Student Hacks School Computers, Changes Grades
Can hacking really be done at any level? The answer is yes. Hackers can target individuals, companies, governments, and in this case, schools. Sometimes they do it because they want to send a message or to make a political statement, sometimes it is done for revenge, and in cases like this one, it is done strictly for someone’s personal gain.
Tyler Coyner’s graduated as the salutatorian from his high school in Nevada two years ago. He gave a speech to his fellow classmates about how important it is for people to learn from their mistakes. Now an adult, Coyner will have to get back to his old high school and make another speech about the same subject; but this time, Coyner will have to use himself as the subject.
Coyner was convicted in Nye County, Nevada, for hacking into his high school computers to change his grades as well as the grades of others. He pleaded guilty to these allegations, and was subsequently ordered by District Judge Kimberly Wanker to give a speech about his actions and his punishment at Pahrump Valley High School as part of his court order probation.
Coyner was already an honors student at the time that he committed the hacking, but with the grades he changed when he hacked the computers, his overall GPA went up to a 4.54, the second highest at the school in the 2010 graduating class.
“He is a bright kid,” his attorney Frank Cremen said. “I am not sure why he did it.”
The salutatorian speech Coyner gave, which can be seen on YouTube, was thoughtful and often humorous discussion of his plans for the future, and also included advice to his peers.
“As humans we make mistakes for a reason, to learn from them,” he said. “Whatever happens, it’s going to be alright, so don’t panic”
He was accepted at the University of Nevada-Reno on a full scholarship and attended almost two semesters before he was arrested on campus and returned to Pahrump. After his arrest, Coyner’s scholarship was revoked, all his grades were nullified and he was ordered to repay his living costs while attending, Cremen said.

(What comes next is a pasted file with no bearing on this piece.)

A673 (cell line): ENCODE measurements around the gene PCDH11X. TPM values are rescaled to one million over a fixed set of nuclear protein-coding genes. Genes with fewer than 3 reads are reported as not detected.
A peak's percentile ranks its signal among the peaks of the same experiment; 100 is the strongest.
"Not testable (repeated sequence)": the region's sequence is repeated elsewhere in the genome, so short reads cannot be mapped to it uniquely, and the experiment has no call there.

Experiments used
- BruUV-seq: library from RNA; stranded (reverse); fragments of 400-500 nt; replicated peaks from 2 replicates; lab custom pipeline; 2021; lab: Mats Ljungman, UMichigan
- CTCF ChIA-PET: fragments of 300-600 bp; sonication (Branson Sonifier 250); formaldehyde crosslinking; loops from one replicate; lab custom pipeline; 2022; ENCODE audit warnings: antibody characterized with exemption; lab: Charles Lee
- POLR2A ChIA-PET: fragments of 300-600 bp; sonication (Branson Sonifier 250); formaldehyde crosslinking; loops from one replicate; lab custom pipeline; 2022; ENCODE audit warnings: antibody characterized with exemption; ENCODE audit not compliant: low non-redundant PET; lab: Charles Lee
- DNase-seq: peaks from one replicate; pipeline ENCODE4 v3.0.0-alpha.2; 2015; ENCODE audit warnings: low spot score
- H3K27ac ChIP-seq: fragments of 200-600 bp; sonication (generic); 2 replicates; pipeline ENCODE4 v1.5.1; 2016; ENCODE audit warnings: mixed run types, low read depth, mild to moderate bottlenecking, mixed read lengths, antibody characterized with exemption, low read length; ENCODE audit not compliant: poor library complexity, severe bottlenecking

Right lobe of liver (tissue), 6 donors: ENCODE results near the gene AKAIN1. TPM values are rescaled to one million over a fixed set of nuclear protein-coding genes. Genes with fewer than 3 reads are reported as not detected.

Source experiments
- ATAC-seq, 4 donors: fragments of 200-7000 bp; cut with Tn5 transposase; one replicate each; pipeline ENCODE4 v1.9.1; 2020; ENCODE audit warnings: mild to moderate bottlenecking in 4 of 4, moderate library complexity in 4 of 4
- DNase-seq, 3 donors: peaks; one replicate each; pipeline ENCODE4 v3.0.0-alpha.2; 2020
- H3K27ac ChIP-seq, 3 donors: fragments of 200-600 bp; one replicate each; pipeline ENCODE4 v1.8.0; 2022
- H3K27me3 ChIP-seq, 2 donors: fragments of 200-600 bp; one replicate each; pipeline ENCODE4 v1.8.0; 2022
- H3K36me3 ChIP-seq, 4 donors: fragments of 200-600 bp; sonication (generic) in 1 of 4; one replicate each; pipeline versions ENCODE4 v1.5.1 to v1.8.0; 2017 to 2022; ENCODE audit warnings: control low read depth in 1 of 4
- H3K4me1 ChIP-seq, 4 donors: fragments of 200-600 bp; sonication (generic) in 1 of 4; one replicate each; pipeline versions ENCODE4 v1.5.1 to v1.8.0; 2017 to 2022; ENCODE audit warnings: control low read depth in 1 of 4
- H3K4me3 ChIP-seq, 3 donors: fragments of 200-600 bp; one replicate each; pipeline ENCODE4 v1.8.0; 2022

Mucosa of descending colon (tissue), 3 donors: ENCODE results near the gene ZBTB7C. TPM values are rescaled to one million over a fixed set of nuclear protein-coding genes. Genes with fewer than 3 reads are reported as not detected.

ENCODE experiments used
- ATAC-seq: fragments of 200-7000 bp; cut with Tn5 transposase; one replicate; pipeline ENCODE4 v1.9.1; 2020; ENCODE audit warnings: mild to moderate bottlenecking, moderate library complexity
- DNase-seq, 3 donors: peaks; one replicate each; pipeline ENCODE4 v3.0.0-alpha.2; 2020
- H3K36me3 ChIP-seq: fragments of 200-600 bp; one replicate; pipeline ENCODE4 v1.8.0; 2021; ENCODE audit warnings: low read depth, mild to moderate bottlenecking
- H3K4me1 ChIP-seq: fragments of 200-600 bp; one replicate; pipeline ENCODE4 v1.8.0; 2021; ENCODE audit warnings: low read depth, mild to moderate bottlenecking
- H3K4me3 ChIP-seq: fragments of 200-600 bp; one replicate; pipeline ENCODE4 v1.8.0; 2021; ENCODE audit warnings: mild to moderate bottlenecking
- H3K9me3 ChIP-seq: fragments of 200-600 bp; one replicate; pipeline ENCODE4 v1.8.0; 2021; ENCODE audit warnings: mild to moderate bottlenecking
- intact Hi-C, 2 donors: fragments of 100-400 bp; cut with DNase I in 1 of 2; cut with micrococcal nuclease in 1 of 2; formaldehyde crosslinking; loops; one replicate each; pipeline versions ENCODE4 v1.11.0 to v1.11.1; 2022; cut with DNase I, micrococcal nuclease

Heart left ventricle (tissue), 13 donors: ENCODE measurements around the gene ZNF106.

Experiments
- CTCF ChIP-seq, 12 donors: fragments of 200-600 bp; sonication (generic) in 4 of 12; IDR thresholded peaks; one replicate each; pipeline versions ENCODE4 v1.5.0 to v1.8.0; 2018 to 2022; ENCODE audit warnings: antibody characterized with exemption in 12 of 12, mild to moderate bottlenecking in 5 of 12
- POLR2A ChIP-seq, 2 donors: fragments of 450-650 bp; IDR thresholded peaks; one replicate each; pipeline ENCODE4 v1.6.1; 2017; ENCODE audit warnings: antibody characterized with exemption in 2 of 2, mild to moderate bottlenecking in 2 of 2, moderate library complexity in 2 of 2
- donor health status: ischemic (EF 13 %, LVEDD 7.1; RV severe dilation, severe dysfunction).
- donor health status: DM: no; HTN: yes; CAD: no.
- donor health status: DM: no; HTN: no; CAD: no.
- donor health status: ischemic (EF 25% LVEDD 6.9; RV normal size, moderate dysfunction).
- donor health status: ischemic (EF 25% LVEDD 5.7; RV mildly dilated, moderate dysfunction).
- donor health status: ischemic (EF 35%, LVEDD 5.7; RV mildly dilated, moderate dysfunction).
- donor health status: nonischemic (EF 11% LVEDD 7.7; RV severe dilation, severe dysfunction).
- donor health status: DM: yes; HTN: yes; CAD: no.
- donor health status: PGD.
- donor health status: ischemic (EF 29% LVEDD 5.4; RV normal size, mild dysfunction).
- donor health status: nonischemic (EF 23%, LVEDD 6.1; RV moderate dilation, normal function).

Coyner could have faced almost three years in prison on the felony charge of unlawful use of or access to a computer, but he pleaded guilty in exchange for up to five years of supervised probation.
“If he stays out of trouble, he would be recommended for a discharge. The probation is based on his conduct,” Cremen said. “If he does everything well, the felony will be reduced to a misdemeanor.”
Coyner’s speech at his alma mater will detail how breaking the law and making bad decisions affected his future.
He now has limited access to computers and has to get a mental health evaluation. He also has to pay more than $3,000 in restitution to the school district, perform 200 hours of community service and pay $300 to Wal-Mart for a stolen television.
Coyner now attends Great Basin College and appears to be doing better.
“He is an A student and studying math and finance,” Cremen said. “He is concentrating on school work and transferring to a four-year college.”
“He understands what the court is asking of him and he is happy to comply” Cremen said.